Change: It’s a way of life but most people don’t like it. Personally I love it. I like being outside of my comfort zone, it makes me feel alive. The Parents on the other hand embrace routine, normality and the status quo (as in the current state of things, not the ageing rock band).
The Parents are from the ‘job for life’ generation, who purchased ‘forever homes.’ My dad worked for Pressed Steel, which ultimately became BMW, for over 30 years. He took early retirement, then went back a few years later to the same company as a consultant. My mum spent nearly 30 years working for the NHS. They’ve owned a total of three houses in their 43 years of marriages – their current one has been home for 25 years.
I on the other hand bought my first house at 21 and have since changed address so many times I’d need to use my fingers and toes to count them all up. Work is pretty much the same; to feed my need for variety I gave up my 13- year career with Nationwide Building Society and decided to go it alone to work on a freelance basis. The Parents thought I was mad giving up the ‘security’ and pension, I on the other hand knew I would go mad if I stayed there any longer. Nine years and a dozen contracts later I haven’t looked back. I haven’t even managed the commitment of marriage (although I did live with someone for nearly 10 years – go me!).
The move to Devon, and living next door to each other is without a doubt the biggest change each of us have made and already you can see how we’re each reacting to it differently. I’m at the ‘can’t sleep because my head is full of exciting ideas and possibilities’ stage but find the process of getting there a bit boring, while I know my mum is having sleepless nights worrying about the unknown, and what disasters those unknowns could bring. My dad on the other hand is quietly ebaying the odd item he knows he’s not going to need, while calmly getting on with life. None of us have started packing, but for me that’s not a problem as being a seasoned mover I know exactly how long it will take me to pack my life into boxes, and I know it will the impending deadline of the removers arriving to get me to do it. Shame I can’t say the same about The Parents who are avid fans of the ‘don’t throw that away, we might need it again at some stage’ school of thought – 43 years of that equates to a lot stuff… I fear their impending deadline may have already passed.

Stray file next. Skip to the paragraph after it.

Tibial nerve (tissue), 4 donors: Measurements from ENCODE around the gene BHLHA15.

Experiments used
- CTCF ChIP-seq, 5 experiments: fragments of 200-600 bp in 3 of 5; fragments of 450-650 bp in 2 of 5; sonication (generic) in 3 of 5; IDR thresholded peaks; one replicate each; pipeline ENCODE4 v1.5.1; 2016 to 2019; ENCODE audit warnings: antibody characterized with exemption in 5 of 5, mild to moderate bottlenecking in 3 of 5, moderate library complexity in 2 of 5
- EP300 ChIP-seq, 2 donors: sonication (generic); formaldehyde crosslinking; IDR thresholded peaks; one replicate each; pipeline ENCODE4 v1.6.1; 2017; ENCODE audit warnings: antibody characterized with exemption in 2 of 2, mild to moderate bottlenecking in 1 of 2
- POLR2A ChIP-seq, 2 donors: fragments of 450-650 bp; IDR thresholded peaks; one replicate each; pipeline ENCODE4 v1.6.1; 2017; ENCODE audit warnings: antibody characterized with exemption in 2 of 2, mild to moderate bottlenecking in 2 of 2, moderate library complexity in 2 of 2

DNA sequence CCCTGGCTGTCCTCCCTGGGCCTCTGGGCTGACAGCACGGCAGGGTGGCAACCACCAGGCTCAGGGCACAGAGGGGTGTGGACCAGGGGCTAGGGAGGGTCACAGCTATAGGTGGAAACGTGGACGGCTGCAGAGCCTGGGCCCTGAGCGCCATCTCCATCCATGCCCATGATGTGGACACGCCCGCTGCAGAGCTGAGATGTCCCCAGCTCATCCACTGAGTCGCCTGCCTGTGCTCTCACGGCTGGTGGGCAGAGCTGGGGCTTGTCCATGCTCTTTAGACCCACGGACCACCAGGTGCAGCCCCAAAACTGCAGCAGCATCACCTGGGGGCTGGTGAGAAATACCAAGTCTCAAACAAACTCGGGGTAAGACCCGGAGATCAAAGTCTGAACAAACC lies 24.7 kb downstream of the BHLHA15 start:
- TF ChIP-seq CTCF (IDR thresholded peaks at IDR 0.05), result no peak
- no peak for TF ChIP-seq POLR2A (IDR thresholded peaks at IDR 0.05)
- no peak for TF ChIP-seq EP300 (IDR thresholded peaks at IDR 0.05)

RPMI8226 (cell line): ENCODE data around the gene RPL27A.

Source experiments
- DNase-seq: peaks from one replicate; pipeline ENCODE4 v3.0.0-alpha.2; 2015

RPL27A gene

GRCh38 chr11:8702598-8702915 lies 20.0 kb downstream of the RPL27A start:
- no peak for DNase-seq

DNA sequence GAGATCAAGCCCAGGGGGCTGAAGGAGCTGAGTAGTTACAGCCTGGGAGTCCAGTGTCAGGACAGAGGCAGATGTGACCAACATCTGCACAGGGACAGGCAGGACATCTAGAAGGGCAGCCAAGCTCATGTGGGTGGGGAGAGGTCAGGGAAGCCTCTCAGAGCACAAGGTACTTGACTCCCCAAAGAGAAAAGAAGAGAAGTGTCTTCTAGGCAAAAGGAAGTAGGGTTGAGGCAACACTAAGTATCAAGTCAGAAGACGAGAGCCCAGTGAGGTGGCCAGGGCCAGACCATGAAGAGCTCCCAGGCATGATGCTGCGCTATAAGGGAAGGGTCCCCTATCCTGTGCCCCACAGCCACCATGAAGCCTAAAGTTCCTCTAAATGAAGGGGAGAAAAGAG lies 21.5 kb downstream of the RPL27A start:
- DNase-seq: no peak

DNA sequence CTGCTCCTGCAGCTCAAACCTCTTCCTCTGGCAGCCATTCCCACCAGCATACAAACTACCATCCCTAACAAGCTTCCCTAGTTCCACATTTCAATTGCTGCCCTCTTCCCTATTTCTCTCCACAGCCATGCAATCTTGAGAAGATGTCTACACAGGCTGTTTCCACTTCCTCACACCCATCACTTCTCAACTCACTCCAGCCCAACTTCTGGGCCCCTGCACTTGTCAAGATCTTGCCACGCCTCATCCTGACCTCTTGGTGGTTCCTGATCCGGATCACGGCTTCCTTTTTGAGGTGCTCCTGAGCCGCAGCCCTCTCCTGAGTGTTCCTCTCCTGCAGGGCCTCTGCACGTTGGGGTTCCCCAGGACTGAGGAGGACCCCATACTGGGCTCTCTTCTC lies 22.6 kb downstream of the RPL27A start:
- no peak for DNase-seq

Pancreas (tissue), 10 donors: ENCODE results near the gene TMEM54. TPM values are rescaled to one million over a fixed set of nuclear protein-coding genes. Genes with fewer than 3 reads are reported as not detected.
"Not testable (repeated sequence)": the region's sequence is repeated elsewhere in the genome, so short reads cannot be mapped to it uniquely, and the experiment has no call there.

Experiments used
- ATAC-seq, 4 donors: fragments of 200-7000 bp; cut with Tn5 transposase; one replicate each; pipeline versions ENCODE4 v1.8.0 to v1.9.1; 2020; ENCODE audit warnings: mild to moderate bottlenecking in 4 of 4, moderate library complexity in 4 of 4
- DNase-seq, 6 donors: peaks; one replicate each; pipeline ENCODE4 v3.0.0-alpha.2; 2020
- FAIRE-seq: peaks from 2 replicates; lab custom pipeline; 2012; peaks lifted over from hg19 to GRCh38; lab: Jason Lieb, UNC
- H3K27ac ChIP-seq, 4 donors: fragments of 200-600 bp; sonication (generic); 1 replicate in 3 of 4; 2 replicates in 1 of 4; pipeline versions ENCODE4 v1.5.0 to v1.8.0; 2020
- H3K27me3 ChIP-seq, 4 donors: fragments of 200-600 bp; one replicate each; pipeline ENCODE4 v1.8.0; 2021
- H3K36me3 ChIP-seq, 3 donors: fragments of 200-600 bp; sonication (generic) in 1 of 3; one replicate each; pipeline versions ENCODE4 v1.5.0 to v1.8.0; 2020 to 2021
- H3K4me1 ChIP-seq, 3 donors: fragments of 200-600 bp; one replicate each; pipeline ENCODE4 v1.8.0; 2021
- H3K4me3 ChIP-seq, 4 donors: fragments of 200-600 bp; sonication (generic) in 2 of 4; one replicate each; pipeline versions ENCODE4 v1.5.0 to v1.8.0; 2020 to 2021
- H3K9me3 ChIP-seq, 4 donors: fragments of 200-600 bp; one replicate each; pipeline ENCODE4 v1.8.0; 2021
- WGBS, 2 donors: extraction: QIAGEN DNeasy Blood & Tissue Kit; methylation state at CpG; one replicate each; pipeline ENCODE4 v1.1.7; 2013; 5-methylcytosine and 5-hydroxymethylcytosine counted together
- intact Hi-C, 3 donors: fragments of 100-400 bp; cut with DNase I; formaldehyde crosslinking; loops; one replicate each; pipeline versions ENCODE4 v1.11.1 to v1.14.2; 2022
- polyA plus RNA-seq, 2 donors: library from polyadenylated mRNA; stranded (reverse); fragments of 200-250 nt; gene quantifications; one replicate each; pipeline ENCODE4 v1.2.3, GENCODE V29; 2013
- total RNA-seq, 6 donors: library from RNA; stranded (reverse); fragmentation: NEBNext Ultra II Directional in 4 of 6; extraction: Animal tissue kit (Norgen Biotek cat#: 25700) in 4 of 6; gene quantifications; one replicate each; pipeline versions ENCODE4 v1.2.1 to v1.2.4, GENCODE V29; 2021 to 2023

I may share their DNA but The Parents and me are very different people, with different views on what makes us smile. It’s going to be interesting to see how we all adapt to this life change. At the very least I predict a few more grey hairs for us all (a change I won’t be embracing), and several disagreements!
This article offers some good tips for on dealing with change: